Not Open, Not Closed: The Future of Hybrid Licenses

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Not many remember it, because the technology industry tends to focus on its future at the expense of its past, but in the beginning software was free. In both senses of the word free; it was available at no cost, and the source typically came without restrictions. One of the earliest user groups SHARE, founded in 1955, maintained a library, in fact, of users’ patches, fixes and additions to the source code of the IBM mainframe like a proto-GitHub. The modifications SHARE maintained were extensive enough, in fact, that in 1959 SHARE released its own operating system – what we would today refer to as a distribution, the SHARE Operating System (SOS) – for IBM 709 hardware.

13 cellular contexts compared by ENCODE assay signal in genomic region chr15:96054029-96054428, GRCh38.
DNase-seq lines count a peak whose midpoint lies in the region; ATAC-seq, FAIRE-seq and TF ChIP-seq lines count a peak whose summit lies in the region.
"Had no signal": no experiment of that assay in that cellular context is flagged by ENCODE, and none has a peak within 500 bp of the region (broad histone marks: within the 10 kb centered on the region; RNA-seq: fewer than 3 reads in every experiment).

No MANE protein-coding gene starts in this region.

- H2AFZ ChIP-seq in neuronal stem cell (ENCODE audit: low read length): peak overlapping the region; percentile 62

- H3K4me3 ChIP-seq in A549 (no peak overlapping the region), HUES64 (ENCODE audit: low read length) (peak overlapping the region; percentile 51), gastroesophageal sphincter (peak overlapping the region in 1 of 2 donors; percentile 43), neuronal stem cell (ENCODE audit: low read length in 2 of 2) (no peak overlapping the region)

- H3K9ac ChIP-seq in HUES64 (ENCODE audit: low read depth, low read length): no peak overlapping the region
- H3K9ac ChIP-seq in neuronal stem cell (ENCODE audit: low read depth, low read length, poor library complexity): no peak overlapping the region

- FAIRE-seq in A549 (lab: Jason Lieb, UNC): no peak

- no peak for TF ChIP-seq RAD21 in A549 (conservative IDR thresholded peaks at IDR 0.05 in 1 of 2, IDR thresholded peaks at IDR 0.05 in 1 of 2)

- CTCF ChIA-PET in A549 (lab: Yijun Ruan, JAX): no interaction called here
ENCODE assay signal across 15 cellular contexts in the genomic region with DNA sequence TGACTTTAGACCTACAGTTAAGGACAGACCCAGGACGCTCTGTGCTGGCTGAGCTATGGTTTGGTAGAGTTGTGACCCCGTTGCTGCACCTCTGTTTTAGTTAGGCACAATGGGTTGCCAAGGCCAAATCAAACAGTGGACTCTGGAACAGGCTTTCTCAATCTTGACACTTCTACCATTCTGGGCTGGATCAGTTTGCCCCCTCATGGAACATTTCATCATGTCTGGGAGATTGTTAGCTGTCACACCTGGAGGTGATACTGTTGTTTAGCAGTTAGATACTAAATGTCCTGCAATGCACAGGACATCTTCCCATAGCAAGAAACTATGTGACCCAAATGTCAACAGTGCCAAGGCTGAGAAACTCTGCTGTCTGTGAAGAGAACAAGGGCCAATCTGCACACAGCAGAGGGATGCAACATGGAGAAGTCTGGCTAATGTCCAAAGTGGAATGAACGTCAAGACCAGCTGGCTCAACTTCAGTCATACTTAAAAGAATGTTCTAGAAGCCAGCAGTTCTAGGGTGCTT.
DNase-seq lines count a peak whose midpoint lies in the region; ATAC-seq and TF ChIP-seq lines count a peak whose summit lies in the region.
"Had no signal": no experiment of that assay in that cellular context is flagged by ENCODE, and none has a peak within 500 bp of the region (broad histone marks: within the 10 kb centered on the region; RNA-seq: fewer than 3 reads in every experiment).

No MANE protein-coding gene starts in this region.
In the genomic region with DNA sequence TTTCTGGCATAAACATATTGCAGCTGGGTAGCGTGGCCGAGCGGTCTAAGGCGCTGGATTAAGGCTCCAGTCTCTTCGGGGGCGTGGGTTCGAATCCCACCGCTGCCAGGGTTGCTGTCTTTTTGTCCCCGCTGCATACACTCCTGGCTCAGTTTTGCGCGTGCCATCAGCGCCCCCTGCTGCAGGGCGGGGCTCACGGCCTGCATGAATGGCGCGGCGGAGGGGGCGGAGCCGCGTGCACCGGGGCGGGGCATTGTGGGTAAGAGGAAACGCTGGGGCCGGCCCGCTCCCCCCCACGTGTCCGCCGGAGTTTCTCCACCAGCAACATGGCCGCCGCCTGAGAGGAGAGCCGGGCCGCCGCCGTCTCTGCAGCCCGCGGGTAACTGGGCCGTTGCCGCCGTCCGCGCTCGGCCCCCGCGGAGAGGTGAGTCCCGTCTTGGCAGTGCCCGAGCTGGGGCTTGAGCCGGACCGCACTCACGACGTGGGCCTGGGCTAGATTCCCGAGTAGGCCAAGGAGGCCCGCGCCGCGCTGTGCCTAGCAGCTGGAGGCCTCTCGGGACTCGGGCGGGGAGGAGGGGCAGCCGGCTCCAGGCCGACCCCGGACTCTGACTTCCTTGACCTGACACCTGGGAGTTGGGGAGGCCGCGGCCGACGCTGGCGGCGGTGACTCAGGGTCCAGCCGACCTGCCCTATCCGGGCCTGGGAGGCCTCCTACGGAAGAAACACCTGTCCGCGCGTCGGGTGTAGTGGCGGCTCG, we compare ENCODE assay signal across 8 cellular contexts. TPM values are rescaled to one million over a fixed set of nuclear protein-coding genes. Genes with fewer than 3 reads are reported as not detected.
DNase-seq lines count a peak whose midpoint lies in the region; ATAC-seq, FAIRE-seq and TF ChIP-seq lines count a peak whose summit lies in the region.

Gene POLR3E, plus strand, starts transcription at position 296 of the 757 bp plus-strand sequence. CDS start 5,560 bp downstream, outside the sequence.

IBM made available the software at no cost and in source code form because for the company at that time, the software was not the product, the hardware was. It wasn’t until June 1969 that IBM announced, possibly in response to an anti-trust suit filed by the United State Justice Department in January of that year, that it would “unbundle” its software and hardware. 

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